Sign In | Create an Account | Welcome, . My Account | Logout | Subscribe | Submit News | Staff Contacts | Home RSS

There are exceptions to Homestead protection

September 20, 2013
By SYLVIA HELDRETH - Real Estate Law , Cape Coral Daily Breeze

QUESTION: We are new to Florida and have recently heard about Florida Homestead rules. I understand that homes are not able to be forced into a sale in a bankruptcy. My brother is in financial trouble and he would like to protect his assets by buying a home in Florida. He and my husband read about a court case, Havaco of America vs. Hill, which sounded like it could be similar to my brother's plan because Hill moved his cash to Florida to buy a home after he had a very large judgment placed against him. Will this work?

ANSWER: Homestead property is exempt from creditors' claims but there are exceptions such as taxes, mortgages, other debts contracted to purchase the property and debts for improvements. Your brother should begin seeking the solution to his financial problems by meeting with an attorney, probably one who specializes in bankruptcy.

Although Homestead protection in Florida has been liberally applied, converting assets that are not exempt from a judgment into Florida Homestead property to protect the money can raise complicated issues. In a 2001 case, a man named Hill, who lived in another state, bought a Florida property after a judgment had been placed against his assets in his original state just a few days before. He claimed it as Homestead. The company that won the judgment, Havaco of America, claimed they were being defrauded of the money due them. The court did protect the Homestead from a "forced sale" based upon the Homestead provisions of the Florida Constitution but there have been other cases when the result has been the opposite.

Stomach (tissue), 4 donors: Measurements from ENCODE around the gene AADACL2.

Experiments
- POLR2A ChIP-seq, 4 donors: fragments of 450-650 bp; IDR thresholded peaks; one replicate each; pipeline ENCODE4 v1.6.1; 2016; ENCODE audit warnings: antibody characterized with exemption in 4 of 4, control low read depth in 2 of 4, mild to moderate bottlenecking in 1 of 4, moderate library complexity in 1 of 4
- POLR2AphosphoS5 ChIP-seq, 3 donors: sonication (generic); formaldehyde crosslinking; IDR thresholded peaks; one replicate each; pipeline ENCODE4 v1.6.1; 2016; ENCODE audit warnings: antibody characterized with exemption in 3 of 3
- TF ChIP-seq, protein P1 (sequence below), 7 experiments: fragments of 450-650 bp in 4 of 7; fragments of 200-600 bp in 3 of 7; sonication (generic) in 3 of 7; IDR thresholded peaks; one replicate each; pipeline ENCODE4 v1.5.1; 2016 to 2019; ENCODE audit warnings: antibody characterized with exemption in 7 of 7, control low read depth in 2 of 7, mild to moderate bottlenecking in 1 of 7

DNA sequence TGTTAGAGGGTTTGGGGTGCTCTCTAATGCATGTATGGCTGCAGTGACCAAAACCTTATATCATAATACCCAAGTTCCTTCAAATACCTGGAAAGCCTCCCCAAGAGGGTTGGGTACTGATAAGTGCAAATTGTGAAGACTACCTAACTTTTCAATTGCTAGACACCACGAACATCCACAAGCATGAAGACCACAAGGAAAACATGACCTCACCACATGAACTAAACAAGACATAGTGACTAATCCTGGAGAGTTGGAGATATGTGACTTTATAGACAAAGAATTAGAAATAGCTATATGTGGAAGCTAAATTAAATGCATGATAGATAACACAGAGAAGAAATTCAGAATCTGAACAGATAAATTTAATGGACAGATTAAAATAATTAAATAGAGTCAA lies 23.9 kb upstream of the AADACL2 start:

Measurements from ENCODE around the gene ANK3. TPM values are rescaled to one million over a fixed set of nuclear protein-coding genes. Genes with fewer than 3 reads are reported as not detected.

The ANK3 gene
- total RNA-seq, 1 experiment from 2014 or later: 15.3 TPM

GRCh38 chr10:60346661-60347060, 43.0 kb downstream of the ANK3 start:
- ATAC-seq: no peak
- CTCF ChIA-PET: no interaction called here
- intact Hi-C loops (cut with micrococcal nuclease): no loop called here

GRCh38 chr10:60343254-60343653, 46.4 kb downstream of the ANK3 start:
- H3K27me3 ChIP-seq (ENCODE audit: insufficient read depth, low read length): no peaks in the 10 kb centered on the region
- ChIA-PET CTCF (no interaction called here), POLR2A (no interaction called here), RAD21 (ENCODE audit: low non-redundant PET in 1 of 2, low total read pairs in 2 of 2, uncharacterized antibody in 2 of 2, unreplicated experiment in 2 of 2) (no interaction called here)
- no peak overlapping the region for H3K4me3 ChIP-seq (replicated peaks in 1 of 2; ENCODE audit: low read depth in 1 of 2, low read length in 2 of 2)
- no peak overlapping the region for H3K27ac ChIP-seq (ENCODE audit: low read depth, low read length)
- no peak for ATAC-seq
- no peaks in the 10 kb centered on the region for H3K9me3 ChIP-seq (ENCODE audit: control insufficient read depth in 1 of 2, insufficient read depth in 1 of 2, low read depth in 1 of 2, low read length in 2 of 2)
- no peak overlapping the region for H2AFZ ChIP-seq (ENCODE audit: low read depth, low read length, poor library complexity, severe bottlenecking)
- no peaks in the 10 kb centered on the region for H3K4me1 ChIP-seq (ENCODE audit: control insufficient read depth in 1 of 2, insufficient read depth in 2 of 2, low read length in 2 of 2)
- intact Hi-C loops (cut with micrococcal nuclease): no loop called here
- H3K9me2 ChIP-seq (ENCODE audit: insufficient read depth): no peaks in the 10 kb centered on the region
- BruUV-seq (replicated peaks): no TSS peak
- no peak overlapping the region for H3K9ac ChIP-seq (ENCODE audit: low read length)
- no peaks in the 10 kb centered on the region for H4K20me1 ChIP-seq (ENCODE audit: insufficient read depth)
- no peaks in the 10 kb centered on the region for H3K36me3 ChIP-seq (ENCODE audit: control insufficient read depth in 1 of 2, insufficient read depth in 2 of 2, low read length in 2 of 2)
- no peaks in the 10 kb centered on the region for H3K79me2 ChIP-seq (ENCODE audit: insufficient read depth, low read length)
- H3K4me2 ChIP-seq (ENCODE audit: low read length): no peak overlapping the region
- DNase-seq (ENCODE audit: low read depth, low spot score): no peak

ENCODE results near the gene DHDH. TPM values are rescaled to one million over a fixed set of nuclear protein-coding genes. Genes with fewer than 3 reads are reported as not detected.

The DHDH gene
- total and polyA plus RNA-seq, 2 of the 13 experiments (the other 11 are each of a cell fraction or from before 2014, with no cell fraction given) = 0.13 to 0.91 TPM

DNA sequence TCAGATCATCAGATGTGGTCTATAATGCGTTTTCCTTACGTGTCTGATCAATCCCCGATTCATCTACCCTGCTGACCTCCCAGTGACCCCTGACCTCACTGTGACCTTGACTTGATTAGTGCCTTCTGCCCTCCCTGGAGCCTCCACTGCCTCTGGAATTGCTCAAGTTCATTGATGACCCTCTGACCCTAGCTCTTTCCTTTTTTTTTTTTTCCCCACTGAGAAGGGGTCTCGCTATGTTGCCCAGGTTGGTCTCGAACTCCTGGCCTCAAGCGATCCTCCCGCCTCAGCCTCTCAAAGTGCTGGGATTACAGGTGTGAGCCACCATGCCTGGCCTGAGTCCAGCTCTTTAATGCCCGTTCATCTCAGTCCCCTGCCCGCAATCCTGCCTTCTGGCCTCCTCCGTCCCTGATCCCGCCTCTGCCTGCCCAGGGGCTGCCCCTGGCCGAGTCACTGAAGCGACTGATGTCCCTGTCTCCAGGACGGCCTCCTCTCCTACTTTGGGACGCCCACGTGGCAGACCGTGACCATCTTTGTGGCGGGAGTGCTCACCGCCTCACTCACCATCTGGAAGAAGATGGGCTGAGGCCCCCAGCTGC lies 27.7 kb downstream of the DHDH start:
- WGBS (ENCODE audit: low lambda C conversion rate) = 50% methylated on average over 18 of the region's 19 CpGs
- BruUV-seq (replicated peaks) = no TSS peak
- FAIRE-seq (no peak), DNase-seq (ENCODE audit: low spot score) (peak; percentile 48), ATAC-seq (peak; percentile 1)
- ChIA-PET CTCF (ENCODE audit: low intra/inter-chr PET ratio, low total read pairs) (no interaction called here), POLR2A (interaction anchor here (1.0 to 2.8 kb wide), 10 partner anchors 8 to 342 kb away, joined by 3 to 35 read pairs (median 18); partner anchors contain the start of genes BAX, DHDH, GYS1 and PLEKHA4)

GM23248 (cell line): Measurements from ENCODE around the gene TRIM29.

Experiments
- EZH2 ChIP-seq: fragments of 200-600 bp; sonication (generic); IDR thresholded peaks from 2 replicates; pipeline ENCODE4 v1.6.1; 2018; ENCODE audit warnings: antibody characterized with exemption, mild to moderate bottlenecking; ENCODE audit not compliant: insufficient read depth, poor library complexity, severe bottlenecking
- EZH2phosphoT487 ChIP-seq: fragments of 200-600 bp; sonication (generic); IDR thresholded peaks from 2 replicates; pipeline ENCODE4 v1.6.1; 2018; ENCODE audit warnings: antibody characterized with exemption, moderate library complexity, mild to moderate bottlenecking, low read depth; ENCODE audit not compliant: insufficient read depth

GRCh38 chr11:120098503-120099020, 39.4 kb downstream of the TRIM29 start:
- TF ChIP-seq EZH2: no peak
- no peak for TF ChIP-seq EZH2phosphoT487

For example, if the home is clearly used in the commission of a crime, the protection would be lost. If the creditors had been able to show that the money was used for improvements or that the funds were originally gotten through fraud or theft and can prove this, there would probably have been a different outcome for Mr. Hill. A home used in an illegal drug operation, for example, would not be protected.

Also unprotected is the spouse of the person who committed the fraud. If a Homestead is obtained with illegally obtained funds, the entire Homestead is subject to lien, not just the portion that belongs to the person who committed the crime, even if he or she didn't know of the crime.

The argument is that even though Hill used Homestead to convert the assets from nonexempt to exempt through Homestead protection, the Florida Constitution protected the Homestead because the funds were not obtained illegally.

Your brother should consult an attorney.

Attorney Sylvia Heldreth is a certified specialist in real estate law. Her office is located at 1215 Miramar St., in Cape Coral.

This article is not intended as specific legal advice to anyone and is based upon facts that change from time to time. Individuals should seek legal counsel before acting upon any matter involving the law.



I am looking for:
News, Blogs & Events Web